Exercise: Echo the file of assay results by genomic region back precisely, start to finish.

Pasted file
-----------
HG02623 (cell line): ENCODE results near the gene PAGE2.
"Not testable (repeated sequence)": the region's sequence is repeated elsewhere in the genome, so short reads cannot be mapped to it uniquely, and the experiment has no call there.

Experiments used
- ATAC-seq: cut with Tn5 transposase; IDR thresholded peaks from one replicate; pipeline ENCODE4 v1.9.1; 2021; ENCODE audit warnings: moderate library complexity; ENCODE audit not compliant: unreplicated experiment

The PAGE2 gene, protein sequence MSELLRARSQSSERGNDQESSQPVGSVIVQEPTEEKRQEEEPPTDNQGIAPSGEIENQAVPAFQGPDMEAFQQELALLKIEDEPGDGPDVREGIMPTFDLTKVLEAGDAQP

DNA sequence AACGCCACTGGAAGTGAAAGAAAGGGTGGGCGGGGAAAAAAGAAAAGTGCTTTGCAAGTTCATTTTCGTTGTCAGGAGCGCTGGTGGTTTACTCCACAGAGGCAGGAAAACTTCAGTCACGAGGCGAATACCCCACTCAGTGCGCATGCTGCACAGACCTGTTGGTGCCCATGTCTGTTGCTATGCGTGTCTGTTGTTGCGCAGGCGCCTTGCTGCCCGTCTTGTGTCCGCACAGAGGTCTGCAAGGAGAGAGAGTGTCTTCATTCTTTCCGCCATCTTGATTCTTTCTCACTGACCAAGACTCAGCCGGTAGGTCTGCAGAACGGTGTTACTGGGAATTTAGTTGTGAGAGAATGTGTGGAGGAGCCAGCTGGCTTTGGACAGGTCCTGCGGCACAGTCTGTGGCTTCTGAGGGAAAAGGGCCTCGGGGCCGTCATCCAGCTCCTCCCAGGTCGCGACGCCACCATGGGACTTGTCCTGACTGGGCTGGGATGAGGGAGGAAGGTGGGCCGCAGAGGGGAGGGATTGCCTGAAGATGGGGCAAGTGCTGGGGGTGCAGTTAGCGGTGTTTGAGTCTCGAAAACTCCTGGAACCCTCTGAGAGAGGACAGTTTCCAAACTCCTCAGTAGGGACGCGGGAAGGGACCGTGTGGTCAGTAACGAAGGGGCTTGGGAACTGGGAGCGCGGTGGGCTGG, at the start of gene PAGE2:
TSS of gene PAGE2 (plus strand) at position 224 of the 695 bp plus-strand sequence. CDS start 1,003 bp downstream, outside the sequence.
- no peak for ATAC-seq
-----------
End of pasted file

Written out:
HG02623 (cell line): ENCODE results near the gene PAGE2.
"Not testable (repeated sequence)": the region's sequence is repeated elsewhere in the genome, so short reads cannot be mapped to it uniquely, and the experiment has no call there.

Experiments used
- ATAC-seq: cut with Tn5 transposase; IDR thresholded peaks from one replicate; pipeline ENCODE4 v1.9.1; 2021; ENCODE audit warnings: moderate library complexity; ENCODE audit not compliant: unreplicated experiment

The PAGE2 gene, protein sequence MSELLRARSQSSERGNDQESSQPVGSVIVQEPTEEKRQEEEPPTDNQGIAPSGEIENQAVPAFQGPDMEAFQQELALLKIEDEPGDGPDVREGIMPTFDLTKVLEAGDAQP

DNA sequence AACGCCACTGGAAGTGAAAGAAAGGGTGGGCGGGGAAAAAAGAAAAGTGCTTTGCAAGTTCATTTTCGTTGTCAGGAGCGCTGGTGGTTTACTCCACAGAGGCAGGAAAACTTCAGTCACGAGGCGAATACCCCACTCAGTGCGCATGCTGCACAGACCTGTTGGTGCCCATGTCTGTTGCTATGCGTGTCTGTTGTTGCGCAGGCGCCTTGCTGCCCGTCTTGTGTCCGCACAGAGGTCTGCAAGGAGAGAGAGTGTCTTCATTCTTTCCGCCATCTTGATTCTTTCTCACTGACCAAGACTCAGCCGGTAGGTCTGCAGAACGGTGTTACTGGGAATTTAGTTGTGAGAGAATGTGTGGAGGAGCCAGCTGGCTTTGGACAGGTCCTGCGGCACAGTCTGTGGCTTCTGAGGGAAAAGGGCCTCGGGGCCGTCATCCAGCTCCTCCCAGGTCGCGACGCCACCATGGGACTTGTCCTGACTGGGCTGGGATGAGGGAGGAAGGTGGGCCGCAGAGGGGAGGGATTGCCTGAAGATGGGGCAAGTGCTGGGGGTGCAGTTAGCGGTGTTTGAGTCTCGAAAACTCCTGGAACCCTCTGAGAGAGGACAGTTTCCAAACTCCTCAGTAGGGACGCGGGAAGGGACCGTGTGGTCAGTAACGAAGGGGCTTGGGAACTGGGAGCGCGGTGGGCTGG, at the start of gene PAGE2:
TSS of gene PAGE2 (plus strand) at position 224 of the 695 bp plus-strand sequence. CDS start 1,003 bp downstream, outside the sequence.
- no peak for ATAC-seq